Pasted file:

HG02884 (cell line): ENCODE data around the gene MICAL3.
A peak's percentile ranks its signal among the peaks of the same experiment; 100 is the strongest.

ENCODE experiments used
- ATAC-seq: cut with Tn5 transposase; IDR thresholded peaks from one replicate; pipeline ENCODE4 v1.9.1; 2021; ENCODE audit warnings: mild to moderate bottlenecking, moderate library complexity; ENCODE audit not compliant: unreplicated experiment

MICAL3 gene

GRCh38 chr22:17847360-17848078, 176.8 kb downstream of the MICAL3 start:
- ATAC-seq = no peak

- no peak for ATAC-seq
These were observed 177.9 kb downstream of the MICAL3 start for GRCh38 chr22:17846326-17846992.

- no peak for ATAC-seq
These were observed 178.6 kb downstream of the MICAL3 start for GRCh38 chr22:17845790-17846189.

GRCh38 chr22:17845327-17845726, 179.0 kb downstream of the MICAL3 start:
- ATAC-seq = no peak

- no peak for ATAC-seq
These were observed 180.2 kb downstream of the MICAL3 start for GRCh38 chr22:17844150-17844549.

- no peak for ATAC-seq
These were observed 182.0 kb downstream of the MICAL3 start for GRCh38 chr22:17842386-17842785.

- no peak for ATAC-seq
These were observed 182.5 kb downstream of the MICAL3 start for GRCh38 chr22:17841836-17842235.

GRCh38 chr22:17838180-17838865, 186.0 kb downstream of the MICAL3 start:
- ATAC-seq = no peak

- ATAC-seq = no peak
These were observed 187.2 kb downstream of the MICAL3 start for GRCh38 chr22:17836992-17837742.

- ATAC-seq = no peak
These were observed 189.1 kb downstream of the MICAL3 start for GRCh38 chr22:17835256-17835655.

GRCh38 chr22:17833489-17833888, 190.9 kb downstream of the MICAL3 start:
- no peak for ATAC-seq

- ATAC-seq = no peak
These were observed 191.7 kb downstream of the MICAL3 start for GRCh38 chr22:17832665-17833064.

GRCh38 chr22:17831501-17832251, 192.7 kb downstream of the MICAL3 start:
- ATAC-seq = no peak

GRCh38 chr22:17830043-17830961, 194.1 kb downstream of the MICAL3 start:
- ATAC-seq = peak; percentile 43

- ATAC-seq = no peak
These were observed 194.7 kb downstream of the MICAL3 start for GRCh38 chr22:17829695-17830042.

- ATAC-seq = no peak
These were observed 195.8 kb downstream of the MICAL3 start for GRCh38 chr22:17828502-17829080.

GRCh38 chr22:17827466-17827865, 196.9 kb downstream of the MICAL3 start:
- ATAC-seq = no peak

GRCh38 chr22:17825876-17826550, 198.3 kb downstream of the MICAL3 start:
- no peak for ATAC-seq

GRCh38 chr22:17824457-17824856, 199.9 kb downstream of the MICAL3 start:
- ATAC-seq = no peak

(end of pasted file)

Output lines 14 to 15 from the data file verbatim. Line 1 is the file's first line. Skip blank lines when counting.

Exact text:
- no peak for ATAC-seq
These were observed 180.2 kb downstream of the MICAL3 start for GRCh38 chr22:17844150-17844549.